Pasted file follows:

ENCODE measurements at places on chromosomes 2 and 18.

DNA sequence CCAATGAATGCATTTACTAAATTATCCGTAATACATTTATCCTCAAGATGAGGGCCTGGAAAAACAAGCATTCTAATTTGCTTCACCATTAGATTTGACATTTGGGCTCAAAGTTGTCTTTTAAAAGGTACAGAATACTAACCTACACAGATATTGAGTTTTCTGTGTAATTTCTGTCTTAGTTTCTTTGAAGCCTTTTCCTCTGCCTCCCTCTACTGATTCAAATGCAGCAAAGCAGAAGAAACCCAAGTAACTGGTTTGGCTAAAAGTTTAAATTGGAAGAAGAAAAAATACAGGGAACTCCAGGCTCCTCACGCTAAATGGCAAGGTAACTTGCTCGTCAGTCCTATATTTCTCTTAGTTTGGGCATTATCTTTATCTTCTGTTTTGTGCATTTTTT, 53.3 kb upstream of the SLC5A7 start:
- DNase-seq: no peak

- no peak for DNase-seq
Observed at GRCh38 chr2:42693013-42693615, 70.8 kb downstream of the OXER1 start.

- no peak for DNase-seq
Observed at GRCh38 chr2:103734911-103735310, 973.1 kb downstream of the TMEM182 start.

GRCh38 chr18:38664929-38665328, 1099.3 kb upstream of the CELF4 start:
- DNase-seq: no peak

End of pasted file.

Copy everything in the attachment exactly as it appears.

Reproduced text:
ENCODE measurements at places on chromosomes 2 and 18.

DNA sequence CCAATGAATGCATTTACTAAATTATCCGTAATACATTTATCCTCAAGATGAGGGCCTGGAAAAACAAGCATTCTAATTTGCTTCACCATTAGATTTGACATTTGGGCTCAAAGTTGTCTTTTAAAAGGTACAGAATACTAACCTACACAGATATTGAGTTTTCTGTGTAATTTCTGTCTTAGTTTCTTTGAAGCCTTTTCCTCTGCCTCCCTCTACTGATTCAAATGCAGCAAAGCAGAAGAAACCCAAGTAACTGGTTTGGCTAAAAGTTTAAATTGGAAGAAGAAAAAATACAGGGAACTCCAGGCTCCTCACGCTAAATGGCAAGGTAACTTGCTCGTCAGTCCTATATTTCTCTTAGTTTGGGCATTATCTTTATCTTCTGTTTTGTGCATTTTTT, 53.3 kb upstream of the SLC5A7 start:
- DNase-seq: no peak

- no peak for DNase-seq
Observed at GRCh38 chr2:42693013-42693615, 70.8 kb downstream of the OXER1 start.

- no peak for DNase-seq
Observed at GRCh38 chr2:103734911-103735310, 973.1 kb downstream of the TMEM182 start.

GRCh38 chr18:38664929-38665328, 1099.3 kb upstream of the CELF4 start:
- DNase-seq: no peak